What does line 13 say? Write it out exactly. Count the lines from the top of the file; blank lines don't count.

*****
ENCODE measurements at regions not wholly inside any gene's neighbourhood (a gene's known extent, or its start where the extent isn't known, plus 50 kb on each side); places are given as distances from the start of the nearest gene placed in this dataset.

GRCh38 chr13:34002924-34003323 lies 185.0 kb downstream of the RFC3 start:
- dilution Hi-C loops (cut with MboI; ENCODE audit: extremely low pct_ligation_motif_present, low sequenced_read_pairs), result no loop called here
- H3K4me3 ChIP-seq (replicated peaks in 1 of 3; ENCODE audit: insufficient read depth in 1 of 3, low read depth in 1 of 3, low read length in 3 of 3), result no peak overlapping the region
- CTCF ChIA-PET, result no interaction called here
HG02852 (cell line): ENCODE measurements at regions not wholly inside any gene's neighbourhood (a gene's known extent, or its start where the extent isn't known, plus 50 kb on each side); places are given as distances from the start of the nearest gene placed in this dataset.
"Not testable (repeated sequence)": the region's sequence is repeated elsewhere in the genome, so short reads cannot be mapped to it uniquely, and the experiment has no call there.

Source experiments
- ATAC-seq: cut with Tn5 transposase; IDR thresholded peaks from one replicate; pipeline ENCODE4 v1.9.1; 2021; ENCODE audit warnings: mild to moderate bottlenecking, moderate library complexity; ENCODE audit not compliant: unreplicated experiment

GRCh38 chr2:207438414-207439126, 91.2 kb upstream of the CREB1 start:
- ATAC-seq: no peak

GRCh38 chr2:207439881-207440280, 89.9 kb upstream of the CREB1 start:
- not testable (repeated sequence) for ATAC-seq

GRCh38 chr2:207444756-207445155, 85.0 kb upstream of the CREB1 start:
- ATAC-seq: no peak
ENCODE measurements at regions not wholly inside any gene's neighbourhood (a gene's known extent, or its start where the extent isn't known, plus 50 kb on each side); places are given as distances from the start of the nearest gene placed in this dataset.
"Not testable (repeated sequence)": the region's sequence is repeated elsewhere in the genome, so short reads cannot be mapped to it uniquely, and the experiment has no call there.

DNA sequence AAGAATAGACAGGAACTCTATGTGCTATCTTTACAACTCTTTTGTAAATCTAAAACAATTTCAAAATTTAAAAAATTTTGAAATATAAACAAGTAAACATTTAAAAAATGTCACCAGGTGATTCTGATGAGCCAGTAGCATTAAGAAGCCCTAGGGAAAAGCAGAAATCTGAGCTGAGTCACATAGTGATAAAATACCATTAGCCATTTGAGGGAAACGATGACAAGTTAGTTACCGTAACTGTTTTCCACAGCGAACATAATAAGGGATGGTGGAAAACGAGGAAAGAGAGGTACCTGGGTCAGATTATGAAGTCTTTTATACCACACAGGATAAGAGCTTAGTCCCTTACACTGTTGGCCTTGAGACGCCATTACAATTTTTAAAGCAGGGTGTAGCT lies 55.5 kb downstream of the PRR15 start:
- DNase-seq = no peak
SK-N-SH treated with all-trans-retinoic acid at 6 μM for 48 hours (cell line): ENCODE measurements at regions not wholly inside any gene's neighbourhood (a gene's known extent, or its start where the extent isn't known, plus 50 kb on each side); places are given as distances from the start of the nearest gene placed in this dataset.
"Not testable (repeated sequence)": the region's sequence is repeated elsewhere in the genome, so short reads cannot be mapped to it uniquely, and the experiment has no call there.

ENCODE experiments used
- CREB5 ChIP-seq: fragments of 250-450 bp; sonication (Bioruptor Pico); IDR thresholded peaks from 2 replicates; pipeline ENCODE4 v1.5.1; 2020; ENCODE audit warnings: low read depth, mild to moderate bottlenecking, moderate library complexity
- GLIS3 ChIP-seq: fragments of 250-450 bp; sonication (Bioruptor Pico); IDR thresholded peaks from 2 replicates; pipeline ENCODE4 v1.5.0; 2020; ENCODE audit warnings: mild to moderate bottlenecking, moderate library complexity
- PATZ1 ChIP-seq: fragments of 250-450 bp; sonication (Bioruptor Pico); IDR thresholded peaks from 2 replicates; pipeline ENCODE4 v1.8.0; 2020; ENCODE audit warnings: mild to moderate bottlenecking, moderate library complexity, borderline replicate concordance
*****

- not testable (repeated sequence) for ATAC-seq